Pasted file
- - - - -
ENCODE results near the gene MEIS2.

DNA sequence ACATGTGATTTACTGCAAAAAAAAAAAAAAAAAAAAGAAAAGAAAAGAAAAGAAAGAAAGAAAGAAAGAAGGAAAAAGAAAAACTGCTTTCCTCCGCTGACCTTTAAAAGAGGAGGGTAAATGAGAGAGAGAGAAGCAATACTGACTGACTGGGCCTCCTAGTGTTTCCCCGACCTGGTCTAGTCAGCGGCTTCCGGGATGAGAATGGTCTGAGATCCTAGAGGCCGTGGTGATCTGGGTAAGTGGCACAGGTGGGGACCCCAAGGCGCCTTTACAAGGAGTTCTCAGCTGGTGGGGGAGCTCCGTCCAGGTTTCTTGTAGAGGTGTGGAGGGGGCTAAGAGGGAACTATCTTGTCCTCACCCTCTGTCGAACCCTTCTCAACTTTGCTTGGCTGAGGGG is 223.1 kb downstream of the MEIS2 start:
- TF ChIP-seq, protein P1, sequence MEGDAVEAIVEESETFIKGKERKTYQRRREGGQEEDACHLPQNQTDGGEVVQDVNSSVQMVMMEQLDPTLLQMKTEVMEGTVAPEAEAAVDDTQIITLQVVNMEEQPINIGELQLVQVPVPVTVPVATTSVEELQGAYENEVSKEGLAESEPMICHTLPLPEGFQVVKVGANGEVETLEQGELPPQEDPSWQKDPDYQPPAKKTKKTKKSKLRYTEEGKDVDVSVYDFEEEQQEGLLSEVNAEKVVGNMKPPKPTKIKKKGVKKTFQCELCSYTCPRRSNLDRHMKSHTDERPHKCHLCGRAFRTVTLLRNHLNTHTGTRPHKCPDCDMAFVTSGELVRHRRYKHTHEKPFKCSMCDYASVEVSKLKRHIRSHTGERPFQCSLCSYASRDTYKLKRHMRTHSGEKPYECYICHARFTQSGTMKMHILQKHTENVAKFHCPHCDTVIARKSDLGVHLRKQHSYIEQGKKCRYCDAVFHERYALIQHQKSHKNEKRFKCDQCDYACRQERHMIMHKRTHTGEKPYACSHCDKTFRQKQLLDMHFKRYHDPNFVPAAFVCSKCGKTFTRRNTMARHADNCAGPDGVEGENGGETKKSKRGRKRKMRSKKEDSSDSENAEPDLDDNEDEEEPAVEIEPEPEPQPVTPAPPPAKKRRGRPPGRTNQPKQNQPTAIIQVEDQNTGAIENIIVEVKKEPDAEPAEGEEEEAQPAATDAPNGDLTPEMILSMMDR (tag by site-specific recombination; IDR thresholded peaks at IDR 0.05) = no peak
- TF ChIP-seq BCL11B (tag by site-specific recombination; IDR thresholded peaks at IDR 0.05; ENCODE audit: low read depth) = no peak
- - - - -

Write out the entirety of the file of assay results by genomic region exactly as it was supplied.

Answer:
ENCODE results near the gene MEIS2.

DNA sequence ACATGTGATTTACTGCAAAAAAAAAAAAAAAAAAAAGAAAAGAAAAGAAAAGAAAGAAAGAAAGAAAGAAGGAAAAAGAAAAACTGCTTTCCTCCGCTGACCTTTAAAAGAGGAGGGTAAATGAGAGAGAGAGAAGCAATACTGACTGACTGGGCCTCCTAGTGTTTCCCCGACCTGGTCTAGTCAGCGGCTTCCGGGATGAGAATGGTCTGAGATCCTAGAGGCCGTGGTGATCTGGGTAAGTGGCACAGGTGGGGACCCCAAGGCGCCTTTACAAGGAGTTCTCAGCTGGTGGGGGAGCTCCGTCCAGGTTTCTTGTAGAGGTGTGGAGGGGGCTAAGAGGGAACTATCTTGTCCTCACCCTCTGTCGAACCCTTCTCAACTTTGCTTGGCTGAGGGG is 223.1 kb downstream of the MEIS2 start:
- TF ChIP-seq, protein P1, sequence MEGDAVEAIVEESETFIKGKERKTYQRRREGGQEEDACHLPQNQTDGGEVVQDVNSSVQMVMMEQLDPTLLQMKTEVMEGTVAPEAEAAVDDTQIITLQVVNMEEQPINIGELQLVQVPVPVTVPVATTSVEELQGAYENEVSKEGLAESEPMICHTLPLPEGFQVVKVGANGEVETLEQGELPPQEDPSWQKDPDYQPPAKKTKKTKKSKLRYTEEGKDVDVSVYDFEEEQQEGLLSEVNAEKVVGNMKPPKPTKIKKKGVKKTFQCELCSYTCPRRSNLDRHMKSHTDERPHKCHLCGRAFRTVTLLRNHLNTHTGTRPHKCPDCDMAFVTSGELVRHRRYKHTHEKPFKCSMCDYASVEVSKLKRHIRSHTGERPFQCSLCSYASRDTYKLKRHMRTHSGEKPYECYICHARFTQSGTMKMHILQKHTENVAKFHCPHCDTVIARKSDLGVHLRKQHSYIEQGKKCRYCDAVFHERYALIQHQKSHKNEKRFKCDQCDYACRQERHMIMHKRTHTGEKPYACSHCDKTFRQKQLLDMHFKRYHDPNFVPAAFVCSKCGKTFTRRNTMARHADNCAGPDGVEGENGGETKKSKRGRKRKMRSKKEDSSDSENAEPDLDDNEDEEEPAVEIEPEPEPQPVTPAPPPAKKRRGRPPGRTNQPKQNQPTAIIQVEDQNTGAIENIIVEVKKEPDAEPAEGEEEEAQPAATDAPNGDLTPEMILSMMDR (tag by site-specific recombination; IDR thresholded peaks at IDR 0.05) = no peak
- TF ChIP-seq BCL11B (tag by site-specific recombination; IDR thresholded peaks at IDR 0.05; ENCODE audit: low read depth) = no peak